Geoffrey Dohrmann, President of Institutional Real Estate Inc., Weighs In on Affordable Private Pay Senior Housing

Summary: The president of Institutional Real Estate Inc. (IREI) weighed in with his reaction to the previous post on how middle- and low-middle income seniors need financial assistance to pay for housing and care. The affordable private pay problem is a problem for a reason—it has many facets that will require creativity to address. A mindset that considers only a real estate solution is part of the problem. A prescribed-as-needed solution or á la carte pricing is likely to play a role, though these present challenges.

Introduction: Geoff Dohrmann founded IREI in 1987 and knows pretty much everyone in the real estate industry. His company provides pension funds and their advisors with decision-making tools via publications, conferences, and consulting services. IREI has been thinking about senior housing for many years, and its 17th annual survey of plan sponsors identified senior housing as the biggest priority for 2013 investment.

Geoff’s Remarks: “Perhaps the answer to meeting the needs of the middle income or lower income segment is a model that provides assistance when needed on a congregate basis, rather than a full-time, all-or-nothing assisted living or congregate care solution.

“A PRN, or prescribed-when-needed type solution, would mean service is available, but only on an as-needed basis, and paid for only on an as-needed basis. To do this, you’d need to build sufficient critical mass in the facility to support the costs of maintaining the resources so they’d be available. And you’d have to have backup plans in place to handle contingencies in the event that something unplanned produces an unusual spike in demand for services. By services, I mean medical services, feeding services, and aids to daily living services, as well as housekeeping and even concierge services.

“Most middle income payers couldn’t afford to pay for these services on an ongoing basis, but in fact, they are paying for them on an ‘as needed’ basis now. The key is making them available in a central location to reduce the cost of accessing them when needed.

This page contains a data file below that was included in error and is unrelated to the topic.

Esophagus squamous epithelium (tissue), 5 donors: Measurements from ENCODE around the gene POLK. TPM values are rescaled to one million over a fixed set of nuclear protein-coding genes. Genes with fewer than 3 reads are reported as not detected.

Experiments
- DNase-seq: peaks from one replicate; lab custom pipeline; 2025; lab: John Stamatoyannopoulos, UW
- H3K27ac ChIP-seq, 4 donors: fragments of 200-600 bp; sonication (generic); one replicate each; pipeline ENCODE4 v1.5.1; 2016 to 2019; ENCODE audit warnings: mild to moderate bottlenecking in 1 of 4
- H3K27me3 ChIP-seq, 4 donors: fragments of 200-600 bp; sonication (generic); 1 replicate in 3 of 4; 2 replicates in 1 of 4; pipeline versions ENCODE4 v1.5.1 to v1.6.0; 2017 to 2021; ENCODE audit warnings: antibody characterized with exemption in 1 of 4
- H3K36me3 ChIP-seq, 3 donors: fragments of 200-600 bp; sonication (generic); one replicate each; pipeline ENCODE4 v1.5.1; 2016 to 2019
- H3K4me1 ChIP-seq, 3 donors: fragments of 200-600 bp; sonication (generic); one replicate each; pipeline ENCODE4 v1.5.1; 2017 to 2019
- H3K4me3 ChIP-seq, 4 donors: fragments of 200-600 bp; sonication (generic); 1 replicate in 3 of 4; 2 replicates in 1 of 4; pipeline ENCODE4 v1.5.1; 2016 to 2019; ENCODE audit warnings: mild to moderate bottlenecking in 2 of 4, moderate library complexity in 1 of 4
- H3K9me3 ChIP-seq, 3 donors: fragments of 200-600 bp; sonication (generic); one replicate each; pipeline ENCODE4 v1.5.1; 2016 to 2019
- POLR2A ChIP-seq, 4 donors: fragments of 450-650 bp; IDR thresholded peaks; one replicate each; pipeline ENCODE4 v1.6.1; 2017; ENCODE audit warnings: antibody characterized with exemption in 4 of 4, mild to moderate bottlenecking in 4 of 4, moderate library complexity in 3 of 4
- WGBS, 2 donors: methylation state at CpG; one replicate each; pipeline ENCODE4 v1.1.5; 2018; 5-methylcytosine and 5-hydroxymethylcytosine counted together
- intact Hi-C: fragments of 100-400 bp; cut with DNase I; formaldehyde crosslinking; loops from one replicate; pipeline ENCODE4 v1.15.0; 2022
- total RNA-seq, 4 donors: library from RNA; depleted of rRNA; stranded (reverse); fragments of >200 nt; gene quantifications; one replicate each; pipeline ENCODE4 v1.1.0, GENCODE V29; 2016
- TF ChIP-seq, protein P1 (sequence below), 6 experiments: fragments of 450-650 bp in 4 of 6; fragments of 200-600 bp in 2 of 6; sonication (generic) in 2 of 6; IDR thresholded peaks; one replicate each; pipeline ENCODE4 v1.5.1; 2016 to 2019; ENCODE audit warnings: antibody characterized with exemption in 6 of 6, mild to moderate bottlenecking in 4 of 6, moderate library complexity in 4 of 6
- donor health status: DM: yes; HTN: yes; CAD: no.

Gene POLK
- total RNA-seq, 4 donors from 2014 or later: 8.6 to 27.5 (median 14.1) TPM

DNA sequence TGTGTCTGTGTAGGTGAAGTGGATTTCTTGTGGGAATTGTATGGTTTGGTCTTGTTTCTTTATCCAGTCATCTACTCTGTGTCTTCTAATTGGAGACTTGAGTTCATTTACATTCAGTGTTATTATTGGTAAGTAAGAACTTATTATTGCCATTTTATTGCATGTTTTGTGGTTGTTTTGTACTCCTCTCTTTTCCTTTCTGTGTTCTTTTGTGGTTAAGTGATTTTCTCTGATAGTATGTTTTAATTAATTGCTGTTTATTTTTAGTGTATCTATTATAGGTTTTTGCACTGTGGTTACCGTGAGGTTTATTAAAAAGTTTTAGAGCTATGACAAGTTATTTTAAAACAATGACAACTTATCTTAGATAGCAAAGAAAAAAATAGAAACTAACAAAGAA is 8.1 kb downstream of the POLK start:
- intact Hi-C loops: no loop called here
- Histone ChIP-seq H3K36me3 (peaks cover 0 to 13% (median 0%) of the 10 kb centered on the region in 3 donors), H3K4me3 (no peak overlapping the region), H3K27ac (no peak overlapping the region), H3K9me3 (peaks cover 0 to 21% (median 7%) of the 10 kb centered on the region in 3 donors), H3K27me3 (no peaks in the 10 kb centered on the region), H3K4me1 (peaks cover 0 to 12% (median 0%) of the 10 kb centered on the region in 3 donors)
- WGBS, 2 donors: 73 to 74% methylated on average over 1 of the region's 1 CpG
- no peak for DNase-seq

“The fact is that most folks would prefer to age in place in their own homes. But as the boomers age, it simply won’t be possible to continue to deliver these services as the preferred method. It’s too expensive and there won’t be enough home health care providers around to meet the demand.

“Another problem is that, as we age, our health care needs switch from primarily acute (life threatening or non life-threatening short-term illness and accident-related) to chronic (the debilitating long-term, mostly irreversible ailments normally associated with aging).

“It may be that our thinking is skewed by the models we’ve grown accustomed to (i.e., by the more youth-oriented acute care systems designed to care for the health issues of a younger population, as we used to be when we (the boomers) were in our youth and middle ages.)

“Clearly, very old, very frail, very ill people who aren’t able to operate independently need care that is virtually if not actually available around the clock. That happens at the latter stages of life. Many of the boomers still have 20 or 30 years to go before they reach that pre-terminal stage of life.

“Meanwhile, somewhere in between those fully capable of living independently, and those needing a little bit more constant intermittent care, there may be an opportunity.

“There’s another challenge: how do you recruit and train enough people to provide the kind of care that needs to be provided? For the most part, this requires staff who have a strong stomach for handling the outward debilitating effects of aging. And where do you find these people? How do you compensate them so they continue to work in the business? These are big issues for everyone in this business.

“Simply having a real estate-related solution is only part of the solution. We’re really talking about a services business that combines health care delivery with hospitality type services with aids to daily living services. It’s a lot to ask of one service provider, and consequently, few service providers have been able to build these businesses efficiently at scale. This is what has been driving people toward the higher end side of the market—obviously.

“Sometimes, when there’s a hole in a market, there’s a reason. That doesn’t mean a solution can’t be fashioned. But to fashion a solution is going to take some real creative, outside-of-the-box-type of thinking.”

Further Discussion: Thank you, Geoff, for your contribution to the discussion.

What do you think of Geoff’s idea of a prescribed-as-needed solution? Is it possible to have a staffing model that can handle the unexpected swings in demand? What else can be done?

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